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Keeping your peas and carrots safe to eat

09.06.2004


Plant pathologists present research on food safety at APS Annual Meeting in Anaheim, California



Recent advances in food safety research are enabling plant pathologists to gain insight into how dangerous human pathogens, such as strains of E.coli and Salmonella, can survive on fresh fruits and vegetables and what can be done to control future outbreaks.

According to Steve Scheuerell, faculty research associate at Oregon State University’s Department of Botany and Plant Pathology, there has been an increase in reported human disease outbreaks associated with fresh produce over the last couple decades. "When an outbreak occurs, most of the infected produce has already been consumed," said Scheuerell. "Usually recalls won’t help. This is why prevention is key to keeping food safe," he said.


To reduce the potential for the transfer of pathogens to fresh produce, plant pathologists are stressing the need to implement and maintain sanitary growing and harvesting conditions worldwide. "As the U.S. increases its importation of produce, it is increasingly important to us that growers everywhere have good quality irrigation water and sanitary conditions for their workers," Scheuerell said.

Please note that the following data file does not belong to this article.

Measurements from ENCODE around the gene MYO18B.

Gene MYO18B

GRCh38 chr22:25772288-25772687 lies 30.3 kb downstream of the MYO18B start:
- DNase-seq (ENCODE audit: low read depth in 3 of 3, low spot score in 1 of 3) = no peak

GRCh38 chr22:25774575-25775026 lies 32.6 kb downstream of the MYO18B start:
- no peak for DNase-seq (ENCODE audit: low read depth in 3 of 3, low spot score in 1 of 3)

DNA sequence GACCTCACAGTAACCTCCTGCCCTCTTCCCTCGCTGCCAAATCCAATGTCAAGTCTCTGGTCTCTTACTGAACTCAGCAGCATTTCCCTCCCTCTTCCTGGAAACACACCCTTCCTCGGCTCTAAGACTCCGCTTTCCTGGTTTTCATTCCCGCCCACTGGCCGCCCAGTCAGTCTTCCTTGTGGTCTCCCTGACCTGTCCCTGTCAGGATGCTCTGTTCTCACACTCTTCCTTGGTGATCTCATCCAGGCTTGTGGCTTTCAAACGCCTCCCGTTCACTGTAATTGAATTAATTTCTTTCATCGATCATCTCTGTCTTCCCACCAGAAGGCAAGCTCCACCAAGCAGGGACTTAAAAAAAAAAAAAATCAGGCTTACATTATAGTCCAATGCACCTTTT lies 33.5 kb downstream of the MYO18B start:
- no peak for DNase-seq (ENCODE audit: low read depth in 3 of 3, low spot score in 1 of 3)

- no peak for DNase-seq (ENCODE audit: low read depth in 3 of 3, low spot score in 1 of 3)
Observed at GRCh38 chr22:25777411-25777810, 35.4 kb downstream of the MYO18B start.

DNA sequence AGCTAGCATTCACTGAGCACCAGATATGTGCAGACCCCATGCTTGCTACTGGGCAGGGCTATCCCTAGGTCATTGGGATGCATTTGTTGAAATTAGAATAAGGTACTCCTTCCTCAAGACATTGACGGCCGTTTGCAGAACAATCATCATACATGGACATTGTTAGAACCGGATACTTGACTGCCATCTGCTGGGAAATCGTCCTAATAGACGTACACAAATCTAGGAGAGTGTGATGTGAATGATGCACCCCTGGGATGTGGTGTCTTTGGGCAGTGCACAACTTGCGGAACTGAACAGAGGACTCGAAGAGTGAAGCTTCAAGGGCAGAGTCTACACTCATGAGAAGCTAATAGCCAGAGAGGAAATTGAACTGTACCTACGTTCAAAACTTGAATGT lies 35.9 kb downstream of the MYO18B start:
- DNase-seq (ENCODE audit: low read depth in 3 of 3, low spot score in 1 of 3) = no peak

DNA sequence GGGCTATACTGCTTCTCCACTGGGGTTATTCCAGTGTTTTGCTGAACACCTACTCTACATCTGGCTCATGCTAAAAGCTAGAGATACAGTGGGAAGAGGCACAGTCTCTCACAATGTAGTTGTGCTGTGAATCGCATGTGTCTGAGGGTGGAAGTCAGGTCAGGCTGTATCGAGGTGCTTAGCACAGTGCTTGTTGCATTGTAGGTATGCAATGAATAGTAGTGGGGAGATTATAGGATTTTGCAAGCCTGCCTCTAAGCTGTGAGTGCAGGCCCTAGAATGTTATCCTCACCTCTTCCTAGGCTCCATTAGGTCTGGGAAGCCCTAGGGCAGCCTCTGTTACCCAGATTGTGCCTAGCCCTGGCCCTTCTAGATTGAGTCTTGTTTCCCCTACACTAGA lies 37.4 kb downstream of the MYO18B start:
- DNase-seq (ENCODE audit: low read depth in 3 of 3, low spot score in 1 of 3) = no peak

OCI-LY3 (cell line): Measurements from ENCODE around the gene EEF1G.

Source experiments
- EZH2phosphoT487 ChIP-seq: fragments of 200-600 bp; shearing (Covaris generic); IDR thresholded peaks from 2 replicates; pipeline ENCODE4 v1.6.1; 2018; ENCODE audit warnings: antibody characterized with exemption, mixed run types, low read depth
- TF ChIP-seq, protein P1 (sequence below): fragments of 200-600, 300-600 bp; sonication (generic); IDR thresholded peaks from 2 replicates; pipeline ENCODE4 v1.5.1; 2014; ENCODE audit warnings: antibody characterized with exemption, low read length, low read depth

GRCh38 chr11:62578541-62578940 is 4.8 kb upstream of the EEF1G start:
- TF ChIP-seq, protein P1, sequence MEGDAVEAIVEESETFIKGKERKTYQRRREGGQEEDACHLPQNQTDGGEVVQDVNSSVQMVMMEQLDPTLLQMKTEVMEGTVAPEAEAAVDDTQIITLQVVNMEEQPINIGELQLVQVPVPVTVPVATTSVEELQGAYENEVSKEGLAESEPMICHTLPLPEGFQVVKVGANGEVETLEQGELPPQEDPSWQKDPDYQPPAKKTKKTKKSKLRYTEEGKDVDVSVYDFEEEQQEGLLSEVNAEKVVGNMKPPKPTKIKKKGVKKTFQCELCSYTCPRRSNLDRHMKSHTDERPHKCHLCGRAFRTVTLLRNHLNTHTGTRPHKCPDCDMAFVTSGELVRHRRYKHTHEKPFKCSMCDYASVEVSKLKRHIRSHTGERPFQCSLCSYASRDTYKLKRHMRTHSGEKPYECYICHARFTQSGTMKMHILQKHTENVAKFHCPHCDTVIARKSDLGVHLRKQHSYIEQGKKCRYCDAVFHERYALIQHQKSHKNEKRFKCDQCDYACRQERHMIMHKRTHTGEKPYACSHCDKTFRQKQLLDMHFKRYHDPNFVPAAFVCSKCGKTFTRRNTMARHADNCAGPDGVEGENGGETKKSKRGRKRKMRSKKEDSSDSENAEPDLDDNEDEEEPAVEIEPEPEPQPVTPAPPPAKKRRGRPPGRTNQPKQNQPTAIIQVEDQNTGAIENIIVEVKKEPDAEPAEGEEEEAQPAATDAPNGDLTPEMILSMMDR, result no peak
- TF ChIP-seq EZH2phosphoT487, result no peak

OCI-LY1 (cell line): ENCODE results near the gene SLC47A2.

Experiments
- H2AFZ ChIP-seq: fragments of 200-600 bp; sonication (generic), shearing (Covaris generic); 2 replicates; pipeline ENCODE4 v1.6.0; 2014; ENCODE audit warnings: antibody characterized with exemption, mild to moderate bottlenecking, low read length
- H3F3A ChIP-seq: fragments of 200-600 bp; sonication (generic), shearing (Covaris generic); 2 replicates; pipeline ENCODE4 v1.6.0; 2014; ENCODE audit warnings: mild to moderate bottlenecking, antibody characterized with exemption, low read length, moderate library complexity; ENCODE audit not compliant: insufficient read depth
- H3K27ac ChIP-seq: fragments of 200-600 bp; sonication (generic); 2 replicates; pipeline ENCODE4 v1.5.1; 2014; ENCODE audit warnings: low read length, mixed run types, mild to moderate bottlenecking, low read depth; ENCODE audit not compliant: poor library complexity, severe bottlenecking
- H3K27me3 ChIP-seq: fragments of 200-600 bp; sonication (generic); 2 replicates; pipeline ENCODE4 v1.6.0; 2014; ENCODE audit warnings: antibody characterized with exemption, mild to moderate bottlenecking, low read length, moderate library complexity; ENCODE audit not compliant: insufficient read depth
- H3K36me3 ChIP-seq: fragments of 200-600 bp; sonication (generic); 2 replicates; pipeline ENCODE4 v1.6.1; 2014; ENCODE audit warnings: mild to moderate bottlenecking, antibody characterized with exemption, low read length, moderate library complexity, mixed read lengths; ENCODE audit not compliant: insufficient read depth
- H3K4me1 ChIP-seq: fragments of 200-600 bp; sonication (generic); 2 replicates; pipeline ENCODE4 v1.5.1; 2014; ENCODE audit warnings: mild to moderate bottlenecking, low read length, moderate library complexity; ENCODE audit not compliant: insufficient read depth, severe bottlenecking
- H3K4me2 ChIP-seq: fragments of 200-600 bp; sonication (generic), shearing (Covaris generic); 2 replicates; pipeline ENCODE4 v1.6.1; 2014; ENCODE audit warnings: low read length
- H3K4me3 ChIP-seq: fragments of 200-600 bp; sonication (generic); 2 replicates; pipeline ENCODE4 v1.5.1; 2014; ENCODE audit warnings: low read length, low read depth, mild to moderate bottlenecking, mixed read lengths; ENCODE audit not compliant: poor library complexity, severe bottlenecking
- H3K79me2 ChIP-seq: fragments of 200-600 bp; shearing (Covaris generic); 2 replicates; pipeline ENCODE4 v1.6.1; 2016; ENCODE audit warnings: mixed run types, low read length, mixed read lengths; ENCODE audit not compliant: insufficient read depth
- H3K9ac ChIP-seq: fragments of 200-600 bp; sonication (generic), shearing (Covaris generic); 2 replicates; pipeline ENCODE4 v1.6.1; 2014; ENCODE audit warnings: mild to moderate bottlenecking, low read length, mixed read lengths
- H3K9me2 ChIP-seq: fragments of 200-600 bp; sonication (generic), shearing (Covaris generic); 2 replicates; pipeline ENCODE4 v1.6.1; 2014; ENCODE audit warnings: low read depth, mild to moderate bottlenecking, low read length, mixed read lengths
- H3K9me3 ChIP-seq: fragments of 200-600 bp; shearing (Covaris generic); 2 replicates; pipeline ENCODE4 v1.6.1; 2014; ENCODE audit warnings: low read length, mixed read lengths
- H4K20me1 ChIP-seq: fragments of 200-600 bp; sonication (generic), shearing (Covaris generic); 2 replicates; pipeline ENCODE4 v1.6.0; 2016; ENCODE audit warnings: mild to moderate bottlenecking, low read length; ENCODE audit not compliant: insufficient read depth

"On the domestic front, the National Organic Program has taken the lead in implementing proactive measures to prevent potential contamination of fresh produce with human pathogens," Scheuerell said. Examples include mandated pre-harvest intervals for the application of manure and proposed quality assurance testing regulations for compost tea regulations (a brew of compost with water used as a biocontrol agent or fertilizer). "Using techniques developed by plant pathologists, scientists are just beginning to understand how human pathogens colonize leaf surfaces, and how their survival can be influenced by manipulating leaf surface microflora and environmental conditions," he said.


Plant pathologists from across the country will present more on this topic during the Food Safety as Influenced by Phyllosphere Microflora symposium at the APS Annual Meeting in Anaheim, Calif., July 31-- August 4, 2004. The food safety symposium will be held Tuesday, August 3, 2004 from 9 a.m. to 12 p.m. at the Anaheim Convention Center, Anaheim, Calif. Members of the media are invited to attend annual meeting events; complimentary registration is available.

The American Phytopathological Society (APS) is a non-profit, professional scientific organization dedicated to the study and management of plant diseases, with 5,000 members worldwide.

Amy Steigman | EurekAlert!
Further information:
http://www.apsnet.org/

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